Accurate dating of musical instruments is a very easy and useful skill to learn. Whether the instrument was found at a yard sale or a museum, there are several signs that can confirm the authenticity of an instrument. Fender bass guitars are no exception.
Fender has grown substantially since its establishment in 1946. The company has employed several serial number policies over the years. While these policies offer an indication of what year they refer to, they are typically specific to the component they are attached to. Removal of the neck of your bass might show a stamped date on the heel of the neck, but the neck might have been stored for sometime before it was actually attached at the plant and shipped for sale. It's likely that your bass can be given a birth 'range' rather than a date.
Bridge Plates and Neck Plates
Fender stamped its bridge plates and neck plates in the early years. The Precision Bass models, for example, had bridge plates that were marked from 100 to 2000 between 1951 and 1955. The range 100-400 was used specifically between the years of 1951 and 1952. Numbers 0001 through 0999 were used between 1952 and 1954. Numbers 1000 to 2000 were used between 1953 and 1955. Again, these numbers are specific to the bridge plate, which could have been removed and installed on your guitar at some point, or stored a time before installation at the plant. Notice that there is also overlap in serial numbers between different years.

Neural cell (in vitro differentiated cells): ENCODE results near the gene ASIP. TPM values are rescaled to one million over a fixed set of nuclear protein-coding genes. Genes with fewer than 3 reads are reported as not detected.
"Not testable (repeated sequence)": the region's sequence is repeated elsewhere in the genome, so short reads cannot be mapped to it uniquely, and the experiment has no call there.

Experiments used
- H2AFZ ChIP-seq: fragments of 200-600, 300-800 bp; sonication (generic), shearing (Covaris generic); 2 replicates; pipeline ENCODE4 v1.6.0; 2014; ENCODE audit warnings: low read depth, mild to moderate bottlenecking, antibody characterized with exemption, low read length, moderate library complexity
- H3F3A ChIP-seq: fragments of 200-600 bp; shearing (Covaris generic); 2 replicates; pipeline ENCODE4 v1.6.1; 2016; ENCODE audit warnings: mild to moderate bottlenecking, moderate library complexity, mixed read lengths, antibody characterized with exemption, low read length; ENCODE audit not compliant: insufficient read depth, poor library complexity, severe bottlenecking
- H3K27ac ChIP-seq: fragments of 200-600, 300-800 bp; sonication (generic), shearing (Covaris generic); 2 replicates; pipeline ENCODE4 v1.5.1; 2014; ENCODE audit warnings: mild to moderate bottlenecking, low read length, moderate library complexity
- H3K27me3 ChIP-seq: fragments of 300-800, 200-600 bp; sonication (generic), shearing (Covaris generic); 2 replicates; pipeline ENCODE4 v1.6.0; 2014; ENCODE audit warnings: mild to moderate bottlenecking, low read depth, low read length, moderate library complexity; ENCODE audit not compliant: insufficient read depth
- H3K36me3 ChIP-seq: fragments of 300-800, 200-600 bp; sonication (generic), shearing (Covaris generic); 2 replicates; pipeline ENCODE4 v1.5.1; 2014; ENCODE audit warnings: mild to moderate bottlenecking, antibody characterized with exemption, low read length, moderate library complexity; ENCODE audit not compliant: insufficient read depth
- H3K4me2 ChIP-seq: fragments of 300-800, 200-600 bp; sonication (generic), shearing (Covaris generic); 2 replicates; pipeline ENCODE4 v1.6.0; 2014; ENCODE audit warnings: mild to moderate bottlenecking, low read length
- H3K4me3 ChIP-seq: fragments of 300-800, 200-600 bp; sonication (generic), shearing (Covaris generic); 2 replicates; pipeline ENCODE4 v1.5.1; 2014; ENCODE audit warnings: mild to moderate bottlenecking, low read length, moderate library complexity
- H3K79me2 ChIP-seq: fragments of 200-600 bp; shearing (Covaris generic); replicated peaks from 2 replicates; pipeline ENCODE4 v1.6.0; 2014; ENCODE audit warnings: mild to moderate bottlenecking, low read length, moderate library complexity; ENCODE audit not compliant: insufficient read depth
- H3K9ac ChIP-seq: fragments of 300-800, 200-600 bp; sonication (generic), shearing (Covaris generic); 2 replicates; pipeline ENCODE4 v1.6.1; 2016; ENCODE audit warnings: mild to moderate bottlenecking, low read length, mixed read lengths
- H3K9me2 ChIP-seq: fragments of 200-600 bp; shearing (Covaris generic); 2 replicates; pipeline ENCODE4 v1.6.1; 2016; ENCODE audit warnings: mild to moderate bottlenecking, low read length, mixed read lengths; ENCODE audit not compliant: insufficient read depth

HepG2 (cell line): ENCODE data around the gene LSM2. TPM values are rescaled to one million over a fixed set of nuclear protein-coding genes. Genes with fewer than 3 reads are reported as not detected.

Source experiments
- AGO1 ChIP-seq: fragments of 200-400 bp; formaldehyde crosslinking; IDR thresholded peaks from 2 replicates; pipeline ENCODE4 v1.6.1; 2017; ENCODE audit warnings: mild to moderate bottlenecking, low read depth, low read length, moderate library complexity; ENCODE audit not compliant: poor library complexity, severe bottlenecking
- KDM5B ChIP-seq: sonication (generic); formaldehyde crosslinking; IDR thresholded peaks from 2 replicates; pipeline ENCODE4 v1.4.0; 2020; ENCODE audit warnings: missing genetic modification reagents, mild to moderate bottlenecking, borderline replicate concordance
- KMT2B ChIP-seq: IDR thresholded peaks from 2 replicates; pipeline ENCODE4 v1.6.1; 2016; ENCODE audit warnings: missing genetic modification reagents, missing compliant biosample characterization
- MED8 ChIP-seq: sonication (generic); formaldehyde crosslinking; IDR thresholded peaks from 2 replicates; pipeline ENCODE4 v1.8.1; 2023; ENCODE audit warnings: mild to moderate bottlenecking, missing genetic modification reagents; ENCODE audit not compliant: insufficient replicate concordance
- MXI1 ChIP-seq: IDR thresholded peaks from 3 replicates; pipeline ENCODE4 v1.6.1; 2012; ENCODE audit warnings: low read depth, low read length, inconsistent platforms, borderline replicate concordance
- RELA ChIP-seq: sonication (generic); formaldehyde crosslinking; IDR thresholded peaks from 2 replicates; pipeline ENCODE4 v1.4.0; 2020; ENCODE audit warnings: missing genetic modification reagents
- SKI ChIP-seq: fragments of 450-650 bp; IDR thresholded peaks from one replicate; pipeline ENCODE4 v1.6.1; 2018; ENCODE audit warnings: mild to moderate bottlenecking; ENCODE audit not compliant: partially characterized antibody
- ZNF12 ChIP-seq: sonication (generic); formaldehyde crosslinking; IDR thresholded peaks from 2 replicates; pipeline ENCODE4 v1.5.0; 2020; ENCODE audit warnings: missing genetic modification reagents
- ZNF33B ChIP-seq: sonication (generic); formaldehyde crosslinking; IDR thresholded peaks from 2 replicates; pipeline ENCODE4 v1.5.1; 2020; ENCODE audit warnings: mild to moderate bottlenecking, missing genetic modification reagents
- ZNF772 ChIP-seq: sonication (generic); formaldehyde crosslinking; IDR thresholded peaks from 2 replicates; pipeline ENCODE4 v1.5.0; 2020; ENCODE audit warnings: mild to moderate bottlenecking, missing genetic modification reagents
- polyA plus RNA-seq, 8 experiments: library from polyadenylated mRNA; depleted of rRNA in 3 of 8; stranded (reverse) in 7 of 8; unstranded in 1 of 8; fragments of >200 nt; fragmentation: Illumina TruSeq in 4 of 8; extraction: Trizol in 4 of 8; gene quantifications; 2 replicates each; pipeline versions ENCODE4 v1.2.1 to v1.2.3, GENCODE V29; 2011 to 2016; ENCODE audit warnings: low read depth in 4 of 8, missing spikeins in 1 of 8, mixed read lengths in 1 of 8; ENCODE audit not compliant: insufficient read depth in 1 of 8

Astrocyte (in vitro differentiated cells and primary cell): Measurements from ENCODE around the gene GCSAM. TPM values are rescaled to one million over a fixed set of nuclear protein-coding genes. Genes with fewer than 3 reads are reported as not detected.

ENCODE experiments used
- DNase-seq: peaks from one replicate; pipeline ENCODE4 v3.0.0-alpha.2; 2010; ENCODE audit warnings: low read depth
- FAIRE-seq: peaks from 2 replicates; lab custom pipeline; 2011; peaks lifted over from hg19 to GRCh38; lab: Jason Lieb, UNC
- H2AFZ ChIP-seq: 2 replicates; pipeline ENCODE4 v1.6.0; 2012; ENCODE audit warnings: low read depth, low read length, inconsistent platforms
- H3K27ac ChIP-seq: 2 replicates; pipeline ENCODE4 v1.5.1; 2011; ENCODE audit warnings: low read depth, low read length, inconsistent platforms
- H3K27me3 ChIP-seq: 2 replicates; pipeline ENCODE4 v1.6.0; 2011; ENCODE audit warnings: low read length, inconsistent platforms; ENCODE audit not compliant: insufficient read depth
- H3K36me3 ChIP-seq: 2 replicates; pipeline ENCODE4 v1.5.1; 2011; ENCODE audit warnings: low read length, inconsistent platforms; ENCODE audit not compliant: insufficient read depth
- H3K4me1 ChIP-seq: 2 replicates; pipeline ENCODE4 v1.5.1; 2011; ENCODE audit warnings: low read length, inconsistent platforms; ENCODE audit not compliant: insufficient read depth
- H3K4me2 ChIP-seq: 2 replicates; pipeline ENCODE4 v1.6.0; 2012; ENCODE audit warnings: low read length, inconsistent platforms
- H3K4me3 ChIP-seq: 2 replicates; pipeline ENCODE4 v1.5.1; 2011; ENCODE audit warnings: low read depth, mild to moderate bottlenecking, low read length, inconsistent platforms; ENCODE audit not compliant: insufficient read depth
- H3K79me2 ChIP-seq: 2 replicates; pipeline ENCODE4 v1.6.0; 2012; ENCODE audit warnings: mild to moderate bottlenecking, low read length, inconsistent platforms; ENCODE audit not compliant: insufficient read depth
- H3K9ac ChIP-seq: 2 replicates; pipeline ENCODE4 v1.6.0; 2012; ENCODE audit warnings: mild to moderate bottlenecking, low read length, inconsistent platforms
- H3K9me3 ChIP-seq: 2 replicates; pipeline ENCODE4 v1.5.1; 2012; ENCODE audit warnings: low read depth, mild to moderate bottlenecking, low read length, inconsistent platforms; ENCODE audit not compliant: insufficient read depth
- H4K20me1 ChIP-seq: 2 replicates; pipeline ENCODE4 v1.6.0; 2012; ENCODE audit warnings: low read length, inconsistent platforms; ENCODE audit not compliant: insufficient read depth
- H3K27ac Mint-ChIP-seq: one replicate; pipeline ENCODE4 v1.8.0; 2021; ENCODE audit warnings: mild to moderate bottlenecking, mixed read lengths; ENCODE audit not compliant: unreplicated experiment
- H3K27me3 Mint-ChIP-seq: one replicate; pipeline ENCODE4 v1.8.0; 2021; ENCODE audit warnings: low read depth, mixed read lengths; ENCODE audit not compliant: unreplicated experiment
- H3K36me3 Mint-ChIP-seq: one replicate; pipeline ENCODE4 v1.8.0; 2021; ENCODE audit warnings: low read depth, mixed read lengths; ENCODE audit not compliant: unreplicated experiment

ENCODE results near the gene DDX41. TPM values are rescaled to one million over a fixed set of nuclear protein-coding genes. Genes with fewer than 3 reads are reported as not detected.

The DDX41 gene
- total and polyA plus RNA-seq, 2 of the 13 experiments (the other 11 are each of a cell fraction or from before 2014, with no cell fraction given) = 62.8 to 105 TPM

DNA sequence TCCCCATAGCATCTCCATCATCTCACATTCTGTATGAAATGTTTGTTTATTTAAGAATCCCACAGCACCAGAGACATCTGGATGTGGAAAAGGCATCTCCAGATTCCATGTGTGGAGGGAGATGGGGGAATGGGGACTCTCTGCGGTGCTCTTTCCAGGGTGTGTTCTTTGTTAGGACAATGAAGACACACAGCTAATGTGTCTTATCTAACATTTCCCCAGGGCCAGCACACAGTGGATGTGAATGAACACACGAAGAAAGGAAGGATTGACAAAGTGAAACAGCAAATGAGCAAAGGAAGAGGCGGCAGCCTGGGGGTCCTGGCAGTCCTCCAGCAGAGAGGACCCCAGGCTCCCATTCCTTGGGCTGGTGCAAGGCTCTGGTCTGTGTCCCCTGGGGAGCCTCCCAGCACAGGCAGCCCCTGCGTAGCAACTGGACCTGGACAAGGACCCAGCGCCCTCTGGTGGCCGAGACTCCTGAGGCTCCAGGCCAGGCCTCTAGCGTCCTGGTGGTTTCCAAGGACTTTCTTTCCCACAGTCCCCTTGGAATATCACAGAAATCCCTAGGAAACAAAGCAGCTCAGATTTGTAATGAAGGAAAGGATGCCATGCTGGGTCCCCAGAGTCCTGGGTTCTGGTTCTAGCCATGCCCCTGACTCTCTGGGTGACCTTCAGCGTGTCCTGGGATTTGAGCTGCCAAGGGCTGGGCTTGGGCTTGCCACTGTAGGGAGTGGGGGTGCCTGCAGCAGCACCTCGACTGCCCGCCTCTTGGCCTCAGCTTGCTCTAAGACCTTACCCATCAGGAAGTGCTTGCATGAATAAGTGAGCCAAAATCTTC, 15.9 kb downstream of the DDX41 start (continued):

Neck plate stamping was employed from 1954 to 1976 on all models. Especially unique neck plate stamping includes those serial numbers that start with a "o" or "-" sign (1957 through 1958), stamping at the bottom of the neck plate (1959 through 1960), double stamping and overlapped stamping. Number sequences ranging from four to six digits represent neck plates that were stamped between 1954 and 1963. Number sequences starting with an "L" are considered to have been stamped between late 1962 and 1965 prior to Fender being bought by CBS. If your neck plate has a large scripted "F", it is considered to have been stamped between late 1965 and 1976 if it includes a number sequence starting from 100000 through 750000.
Serial Numbers At the Headstock
Serial numbers where put on the headstock of guitar necks somewhere near 1976. Alphanumeric characters offer a faster way to identify the decade the neck was built. Necks built in the seventies started with an "S". "E" started the units that were made in the 1980s. "N" refers to necks made in the '90s. Both "N" and "E" series instruments could potentially have been created in Japan. Between 1985 and 1987 Fender instruments were only constructed in Japan while a recent new owner took over Fender and was building a new plant in America. Most Japanese-built instruments were marked with a "J". "DZ" or "Z" numbers were printed after 1999.
"FN" serial numbers are intended for export. "CB" serial numbers were put on Jazz basses from 1981 to 1982. These are considered "Gold Jazz Basses". "CD", "CE", "CO", "GO" and "CB" serial numbers are on special Precision Basses from 1981 and 1982.